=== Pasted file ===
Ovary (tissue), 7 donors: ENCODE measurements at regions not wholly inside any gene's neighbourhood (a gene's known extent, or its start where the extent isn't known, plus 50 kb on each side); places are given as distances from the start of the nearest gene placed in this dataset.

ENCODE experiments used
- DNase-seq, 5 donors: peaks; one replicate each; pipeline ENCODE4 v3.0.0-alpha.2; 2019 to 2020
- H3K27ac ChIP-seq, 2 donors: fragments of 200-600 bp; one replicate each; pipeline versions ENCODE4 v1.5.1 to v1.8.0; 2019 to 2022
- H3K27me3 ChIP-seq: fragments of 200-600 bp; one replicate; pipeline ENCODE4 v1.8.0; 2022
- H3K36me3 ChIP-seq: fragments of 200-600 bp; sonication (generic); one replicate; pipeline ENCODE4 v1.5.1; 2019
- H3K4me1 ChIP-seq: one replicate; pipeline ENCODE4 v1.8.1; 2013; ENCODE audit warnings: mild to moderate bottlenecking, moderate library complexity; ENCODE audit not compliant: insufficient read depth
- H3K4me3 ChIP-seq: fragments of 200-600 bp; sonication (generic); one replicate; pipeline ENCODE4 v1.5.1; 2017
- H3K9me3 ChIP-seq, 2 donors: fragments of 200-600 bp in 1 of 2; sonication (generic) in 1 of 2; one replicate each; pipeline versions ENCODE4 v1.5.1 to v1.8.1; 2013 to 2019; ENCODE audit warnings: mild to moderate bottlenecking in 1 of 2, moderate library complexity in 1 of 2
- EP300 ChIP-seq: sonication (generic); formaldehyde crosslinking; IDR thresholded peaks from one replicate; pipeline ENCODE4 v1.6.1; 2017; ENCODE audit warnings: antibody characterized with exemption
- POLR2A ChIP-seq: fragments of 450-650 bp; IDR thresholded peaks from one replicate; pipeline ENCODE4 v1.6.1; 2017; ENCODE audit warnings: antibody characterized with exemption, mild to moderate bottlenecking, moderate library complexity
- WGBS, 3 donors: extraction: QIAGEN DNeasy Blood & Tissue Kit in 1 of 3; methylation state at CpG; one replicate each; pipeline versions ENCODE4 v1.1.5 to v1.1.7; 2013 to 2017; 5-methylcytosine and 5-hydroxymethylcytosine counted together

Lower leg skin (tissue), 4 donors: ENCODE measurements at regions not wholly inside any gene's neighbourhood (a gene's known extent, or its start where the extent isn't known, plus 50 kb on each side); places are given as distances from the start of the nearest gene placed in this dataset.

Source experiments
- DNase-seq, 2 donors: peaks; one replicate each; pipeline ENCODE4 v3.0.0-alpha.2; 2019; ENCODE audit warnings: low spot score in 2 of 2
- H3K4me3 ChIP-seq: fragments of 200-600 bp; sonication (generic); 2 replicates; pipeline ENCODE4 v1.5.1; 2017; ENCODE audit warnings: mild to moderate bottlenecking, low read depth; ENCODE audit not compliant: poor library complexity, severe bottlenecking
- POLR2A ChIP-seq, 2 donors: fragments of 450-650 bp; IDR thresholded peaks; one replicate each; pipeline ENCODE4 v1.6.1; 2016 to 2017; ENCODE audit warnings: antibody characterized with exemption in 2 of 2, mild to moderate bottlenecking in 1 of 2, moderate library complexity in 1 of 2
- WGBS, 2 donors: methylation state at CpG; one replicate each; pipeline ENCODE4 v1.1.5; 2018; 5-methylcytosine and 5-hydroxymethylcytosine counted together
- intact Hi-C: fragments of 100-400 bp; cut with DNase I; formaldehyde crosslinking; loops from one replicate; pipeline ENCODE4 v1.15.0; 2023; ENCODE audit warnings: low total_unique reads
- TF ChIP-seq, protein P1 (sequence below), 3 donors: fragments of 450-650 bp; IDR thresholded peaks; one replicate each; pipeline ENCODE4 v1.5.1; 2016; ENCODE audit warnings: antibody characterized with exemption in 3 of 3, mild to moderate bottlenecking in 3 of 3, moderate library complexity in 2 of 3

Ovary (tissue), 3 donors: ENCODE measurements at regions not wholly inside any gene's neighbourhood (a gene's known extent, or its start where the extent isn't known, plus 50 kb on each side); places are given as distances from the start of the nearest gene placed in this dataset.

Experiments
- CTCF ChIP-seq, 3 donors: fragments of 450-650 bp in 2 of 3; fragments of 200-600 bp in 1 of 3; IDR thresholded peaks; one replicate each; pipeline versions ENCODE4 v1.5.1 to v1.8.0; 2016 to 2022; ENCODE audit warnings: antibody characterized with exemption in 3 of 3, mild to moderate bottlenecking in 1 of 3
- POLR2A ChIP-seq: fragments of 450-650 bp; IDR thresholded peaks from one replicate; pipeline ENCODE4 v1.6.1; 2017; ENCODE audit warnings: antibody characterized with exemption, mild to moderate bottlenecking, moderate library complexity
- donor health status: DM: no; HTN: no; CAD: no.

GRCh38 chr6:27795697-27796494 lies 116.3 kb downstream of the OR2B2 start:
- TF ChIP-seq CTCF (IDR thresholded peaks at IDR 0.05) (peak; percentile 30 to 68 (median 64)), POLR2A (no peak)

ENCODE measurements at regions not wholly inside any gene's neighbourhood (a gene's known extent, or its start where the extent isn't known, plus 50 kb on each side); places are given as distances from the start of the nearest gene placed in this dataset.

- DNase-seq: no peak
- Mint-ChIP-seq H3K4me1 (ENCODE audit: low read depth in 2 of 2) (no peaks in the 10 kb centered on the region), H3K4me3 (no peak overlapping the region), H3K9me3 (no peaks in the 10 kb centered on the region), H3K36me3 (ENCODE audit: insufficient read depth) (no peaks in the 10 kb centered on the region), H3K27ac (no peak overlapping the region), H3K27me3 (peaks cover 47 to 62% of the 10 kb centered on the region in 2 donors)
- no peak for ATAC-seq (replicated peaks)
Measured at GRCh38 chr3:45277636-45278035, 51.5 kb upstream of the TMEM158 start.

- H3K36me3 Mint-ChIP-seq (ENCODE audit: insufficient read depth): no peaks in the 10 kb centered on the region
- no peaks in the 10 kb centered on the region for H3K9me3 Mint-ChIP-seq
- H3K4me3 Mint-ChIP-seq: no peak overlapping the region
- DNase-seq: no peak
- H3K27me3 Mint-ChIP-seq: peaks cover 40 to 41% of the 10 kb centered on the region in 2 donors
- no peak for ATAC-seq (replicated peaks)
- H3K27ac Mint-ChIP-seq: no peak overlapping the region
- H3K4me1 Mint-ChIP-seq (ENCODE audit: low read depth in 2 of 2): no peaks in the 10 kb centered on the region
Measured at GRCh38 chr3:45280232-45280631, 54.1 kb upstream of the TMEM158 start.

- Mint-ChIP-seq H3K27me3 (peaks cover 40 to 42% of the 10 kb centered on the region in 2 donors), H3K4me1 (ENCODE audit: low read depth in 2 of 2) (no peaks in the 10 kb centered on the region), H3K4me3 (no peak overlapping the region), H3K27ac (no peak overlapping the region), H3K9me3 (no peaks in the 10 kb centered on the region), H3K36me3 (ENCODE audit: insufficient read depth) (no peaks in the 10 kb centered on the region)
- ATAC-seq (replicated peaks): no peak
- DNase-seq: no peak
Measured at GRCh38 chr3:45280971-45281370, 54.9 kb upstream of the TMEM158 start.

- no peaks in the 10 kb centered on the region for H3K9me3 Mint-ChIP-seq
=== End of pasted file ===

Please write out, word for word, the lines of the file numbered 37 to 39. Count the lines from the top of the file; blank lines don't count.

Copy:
- H3K27me3 Mint-ChIP-seq: peaks cover 40 to 41% of the 10 kb centered on the region in 2 donors
- no peak for ATAC-seq (replicated peaks)
- H3K27ac Mint-ChIP-seq: no peak overlapping the region